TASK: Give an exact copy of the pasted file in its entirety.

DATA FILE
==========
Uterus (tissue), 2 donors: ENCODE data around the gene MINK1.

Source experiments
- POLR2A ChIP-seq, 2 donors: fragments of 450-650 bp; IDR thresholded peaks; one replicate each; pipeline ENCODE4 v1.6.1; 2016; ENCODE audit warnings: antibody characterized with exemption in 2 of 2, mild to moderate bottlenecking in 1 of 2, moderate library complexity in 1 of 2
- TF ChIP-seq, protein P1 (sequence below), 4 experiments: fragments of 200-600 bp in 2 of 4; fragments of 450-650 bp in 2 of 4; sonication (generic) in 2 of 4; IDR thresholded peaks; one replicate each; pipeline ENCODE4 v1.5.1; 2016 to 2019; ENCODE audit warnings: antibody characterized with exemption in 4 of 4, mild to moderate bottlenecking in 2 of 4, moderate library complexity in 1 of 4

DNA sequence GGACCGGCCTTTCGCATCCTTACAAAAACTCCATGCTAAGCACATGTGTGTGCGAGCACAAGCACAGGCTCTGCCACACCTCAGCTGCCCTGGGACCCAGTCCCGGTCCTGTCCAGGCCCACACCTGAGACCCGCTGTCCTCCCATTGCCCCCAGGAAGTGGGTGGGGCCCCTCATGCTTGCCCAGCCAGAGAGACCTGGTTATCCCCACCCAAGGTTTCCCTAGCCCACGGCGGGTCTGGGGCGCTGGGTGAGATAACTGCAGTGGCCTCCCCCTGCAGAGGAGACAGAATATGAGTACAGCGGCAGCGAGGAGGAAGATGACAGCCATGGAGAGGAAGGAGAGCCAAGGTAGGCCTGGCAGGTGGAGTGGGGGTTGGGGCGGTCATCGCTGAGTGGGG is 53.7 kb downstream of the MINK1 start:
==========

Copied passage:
Uterus (tissue), 2 donors: ENCODE data around the gene MINK1.

Source experiments
- POLR2A ChIP-seq, 2 donors: fragments of 450-650 bp; IDR thresholded peaks; one replicate each; pipeline ENCODE4 v1.6.1; 2016; ENCODE audit warnings: antibody characterized with exemption in 2 of 2, mild to moderate bottlenecking in 1 of 2, moderate library complexity in 1 of 2
- TF ChIP-seq, protein P1 (sequence below), 4 experiments: fragments of 200-600 bp in 2 of 4; fragments of 450-650 bp in 2 of 4; sonication (generic) in 2 of 4; IDR thresholded peaks; one replicate each; pipeline ENCODE4 v1.5.1; 2016 to 2019; ENCODE audit warnings: antibody characterized with exemption in 4 of 4, mild to moderate bottlenecking in 2 of 4, moderate library complexity in 1 of 4

DNA sequence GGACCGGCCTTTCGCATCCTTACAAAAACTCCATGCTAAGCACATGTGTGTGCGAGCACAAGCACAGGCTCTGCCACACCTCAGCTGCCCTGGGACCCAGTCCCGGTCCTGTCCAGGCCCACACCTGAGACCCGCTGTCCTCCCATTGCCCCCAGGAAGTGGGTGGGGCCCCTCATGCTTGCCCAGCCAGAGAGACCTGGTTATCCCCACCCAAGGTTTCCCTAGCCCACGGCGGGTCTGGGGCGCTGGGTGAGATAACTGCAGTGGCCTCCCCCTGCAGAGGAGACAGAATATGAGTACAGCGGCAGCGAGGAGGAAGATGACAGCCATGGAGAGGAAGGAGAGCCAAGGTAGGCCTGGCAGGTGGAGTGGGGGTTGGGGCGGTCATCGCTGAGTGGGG is 53.7 kb downstream of the MINK1 start: